Image: What we would see if we had a Starshot-class sailcraft approaching the Earth, from the image at two hours away to within five minutes of its approach. Credit for this and the two earlier images: Harry Atwater/Breakthrough Starshot.
Using a laser-beamed sail technology to reach the nearest stars may be the fastest way to get images like those above. The prospect of studying a planet like Proxima b at this level of detail is enticing, but how far can we count on economic projections to bring costs down to the even remotely foreseeable range? We also have to factor in the possibility of getting still better images from a mission to the solar gravitational lens (much closer) of the kind currently being developed at the Jet Propulsion Laboratory.
Economic feasibility is inescapably part of the Starshot project, and is clearly one of the fundamental issues it was designed to address. I return to my initial point. Identifying the principles involved and defining the best concepts to drive design both now and in the future is the work of a growing scientific community, which the Starshot effort continues to energize. That in itself is no small achievement.
It is, in fact, a key building block in the scientific edifice that will define the best options for achieving the interstellar dream. And while this is not the place to go into the complexities of scientific funding, suffice it to say that putting out the cash to enable these continuing studies is a catalytic gift to a field that has always struggled for traction both financial and philosophical. The Starshot initiative has a foundational role in defining the best technologies for interstellar flight that will lead one day to its realization.
One of the great problems of lightsail concepts for interstellar flight is the need to decelerate. Here I’m using lightsail as opposed to ‘solar sail’ in the emerging consensus that a solar sail is one that reflects light from our star, and is thus usable within the Solar System out to about 5 AU, where we deal with the diminishment of photon pressure with distance. Or we could use the Sun with a close solar pass to sling a solar sail outbound on an interstellar trajectory, acknowledging that once our trajectory has been altered and cruise velocity obtained, we might as well stow the now useless sail. Perhaps we could use it for shielding in the interstellar medium or some such.
A lightsail in today’s parlance defines a sail that is assumed to work with a beamed power source, as with the laser array envisioned by Breakthrough Starshot. With such an array, whether on Earth or in space, we can forgo the perihelion pass and simply bring our beam to bear on the sail, reaching much higher velocities. Of the various materials suggested for sails in recent times, graphene and aerographite have emerged as prime candidates, both under discussion at the recent Montreal symposium of the Interstellar Research Group. And that problem of deceleration remains.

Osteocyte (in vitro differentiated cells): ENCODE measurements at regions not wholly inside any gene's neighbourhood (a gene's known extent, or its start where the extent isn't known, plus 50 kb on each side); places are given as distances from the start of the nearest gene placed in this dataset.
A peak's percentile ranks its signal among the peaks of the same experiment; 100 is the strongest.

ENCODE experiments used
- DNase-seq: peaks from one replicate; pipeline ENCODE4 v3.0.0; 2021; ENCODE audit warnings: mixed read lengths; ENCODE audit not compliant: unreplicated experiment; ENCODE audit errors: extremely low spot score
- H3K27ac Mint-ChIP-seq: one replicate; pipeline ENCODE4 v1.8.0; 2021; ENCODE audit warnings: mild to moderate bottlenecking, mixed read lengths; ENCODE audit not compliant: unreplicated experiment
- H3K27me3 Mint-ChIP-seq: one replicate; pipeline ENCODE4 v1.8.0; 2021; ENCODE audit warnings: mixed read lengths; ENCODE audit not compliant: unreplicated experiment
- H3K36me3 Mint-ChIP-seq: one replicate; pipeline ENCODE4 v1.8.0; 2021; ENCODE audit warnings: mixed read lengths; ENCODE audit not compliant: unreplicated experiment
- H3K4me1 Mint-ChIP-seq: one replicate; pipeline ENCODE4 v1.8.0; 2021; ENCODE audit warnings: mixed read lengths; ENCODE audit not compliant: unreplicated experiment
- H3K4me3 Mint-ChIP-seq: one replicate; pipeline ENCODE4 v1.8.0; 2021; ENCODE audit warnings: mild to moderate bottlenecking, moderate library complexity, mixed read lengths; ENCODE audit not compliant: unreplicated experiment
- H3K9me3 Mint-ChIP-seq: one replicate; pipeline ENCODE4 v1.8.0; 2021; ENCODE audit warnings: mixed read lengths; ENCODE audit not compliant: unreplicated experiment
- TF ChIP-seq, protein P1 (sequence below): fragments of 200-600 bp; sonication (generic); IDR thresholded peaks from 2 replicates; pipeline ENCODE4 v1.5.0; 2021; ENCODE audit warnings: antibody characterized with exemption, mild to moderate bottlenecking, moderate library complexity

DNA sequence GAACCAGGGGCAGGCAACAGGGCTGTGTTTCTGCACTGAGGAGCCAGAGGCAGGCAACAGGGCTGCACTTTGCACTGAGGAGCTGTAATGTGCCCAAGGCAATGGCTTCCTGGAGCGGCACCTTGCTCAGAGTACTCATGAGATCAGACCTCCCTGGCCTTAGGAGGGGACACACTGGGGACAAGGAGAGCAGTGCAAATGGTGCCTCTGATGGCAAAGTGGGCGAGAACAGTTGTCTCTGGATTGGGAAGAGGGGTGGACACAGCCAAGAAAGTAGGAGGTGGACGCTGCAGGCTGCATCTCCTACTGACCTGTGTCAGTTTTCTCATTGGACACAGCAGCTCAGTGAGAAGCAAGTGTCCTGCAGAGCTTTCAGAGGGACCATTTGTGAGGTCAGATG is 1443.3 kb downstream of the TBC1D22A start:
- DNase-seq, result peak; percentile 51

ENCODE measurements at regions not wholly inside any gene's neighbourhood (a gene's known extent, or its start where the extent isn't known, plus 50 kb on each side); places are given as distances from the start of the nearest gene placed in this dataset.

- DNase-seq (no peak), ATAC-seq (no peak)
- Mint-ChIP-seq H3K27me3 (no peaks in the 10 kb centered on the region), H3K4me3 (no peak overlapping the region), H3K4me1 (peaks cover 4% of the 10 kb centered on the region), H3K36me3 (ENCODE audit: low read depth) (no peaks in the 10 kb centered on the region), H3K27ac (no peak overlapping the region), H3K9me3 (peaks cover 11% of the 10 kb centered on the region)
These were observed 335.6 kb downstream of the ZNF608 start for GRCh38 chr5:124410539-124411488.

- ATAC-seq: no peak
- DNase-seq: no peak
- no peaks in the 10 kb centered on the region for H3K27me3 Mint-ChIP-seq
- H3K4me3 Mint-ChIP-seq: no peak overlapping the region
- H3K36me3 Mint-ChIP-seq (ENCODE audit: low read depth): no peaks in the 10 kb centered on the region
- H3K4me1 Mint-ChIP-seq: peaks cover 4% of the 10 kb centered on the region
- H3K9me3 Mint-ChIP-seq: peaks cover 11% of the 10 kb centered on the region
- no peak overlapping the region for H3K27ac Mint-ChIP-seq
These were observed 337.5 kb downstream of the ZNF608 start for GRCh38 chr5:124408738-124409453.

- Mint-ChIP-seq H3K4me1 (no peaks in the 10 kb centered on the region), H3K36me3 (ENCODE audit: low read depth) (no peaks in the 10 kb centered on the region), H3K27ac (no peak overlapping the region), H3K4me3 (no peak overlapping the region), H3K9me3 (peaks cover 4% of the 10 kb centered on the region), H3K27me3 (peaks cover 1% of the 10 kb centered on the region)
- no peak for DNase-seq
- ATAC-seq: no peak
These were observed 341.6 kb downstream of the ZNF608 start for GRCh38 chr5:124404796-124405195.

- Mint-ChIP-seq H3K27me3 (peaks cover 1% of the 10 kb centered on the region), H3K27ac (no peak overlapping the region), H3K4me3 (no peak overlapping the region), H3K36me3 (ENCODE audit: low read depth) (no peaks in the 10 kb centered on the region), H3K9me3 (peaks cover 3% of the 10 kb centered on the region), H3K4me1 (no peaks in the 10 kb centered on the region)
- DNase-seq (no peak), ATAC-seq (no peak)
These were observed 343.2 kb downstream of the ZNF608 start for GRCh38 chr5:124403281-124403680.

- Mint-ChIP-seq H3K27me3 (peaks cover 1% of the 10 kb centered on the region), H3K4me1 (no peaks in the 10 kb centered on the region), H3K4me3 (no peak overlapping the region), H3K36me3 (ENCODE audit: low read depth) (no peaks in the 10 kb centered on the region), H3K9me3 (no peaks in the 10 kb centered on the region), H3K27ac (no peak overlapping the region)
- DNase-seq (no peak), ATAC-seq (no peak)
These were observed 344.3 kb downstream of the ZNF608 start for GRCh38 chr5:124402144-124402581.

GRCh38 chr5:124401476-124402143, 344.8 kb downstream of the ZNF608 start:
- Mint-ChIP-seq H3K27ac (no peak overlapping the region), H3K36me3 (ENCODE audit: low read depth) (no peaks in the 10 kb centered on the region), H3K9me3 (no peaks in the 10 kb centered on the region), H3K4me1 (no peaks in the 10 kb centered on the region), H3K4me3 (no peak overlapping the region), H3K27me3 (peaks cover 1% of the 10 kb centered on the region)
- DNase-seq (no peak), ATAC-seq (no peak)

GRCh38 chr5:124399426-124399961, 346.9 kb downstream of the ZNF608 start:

Is a flyby sufficient when the target is not a nearby planet but a distant star? We accepted flybys of the gas giants as part of the Voyager package because we had never seen these worlds close up, and were rewarded with images and data that were huge steps forward in our understanding of the local planetary environment. But an interstellar flyby is challenging because at the speeds we need to reach to make the crossing in a reasonable amount of time, we would blow through our destination system in a matter of hours, and past any planet of interest in perhaps a matter of minutes.
Robert Forward’s ingenious ‘staged’ lightsail got around the problem by using an Earth-based laser to illuminate one part of the now separated sail ring, beaming that energy back to the trailing part of the sail affixed to the payload and allowing it to decelerate. Similar contortions could divide the sail again to make it possible to establish a return trajectory to Earth once exploration of the distant stellar system was complete. We can also consider using magsail concepts to decelerate, or perhaps the incident light from a bright target star could allow sufficient energy to brake against.
Image: Forward’s lightsail separating at the beginning of its deceleration phase. Laser sailing may turn out to be the best way to the stars, provided we can work out the enormous technical challenges of managing the outbound beam. Or will we master fusion first? Credit: R.L. Forward.
But time is ever a factor, because you want to reach your target quickly, while at the same time, if you approach it too fast, you’re incapable of creating the needed deceleration. Moreover, what is your target? A bright star gives you options for deceleration if you approach at high velocity that are lacking from, say, a red dwarf star like Proxima Centauri, where the closest terrestrial-class world we know is in what appears to be a habitable zone orbit. In Montreal, René Heller (Max Planck Institute for Solar System Research), a familiar name in these pages, laid out the equations for a concept he has been developing for several years, a mission that could use not only the light of Proxima itself but from Centauri A and B to create a deceleration opportunity. You can follow Heller’s presentation at Montreal here.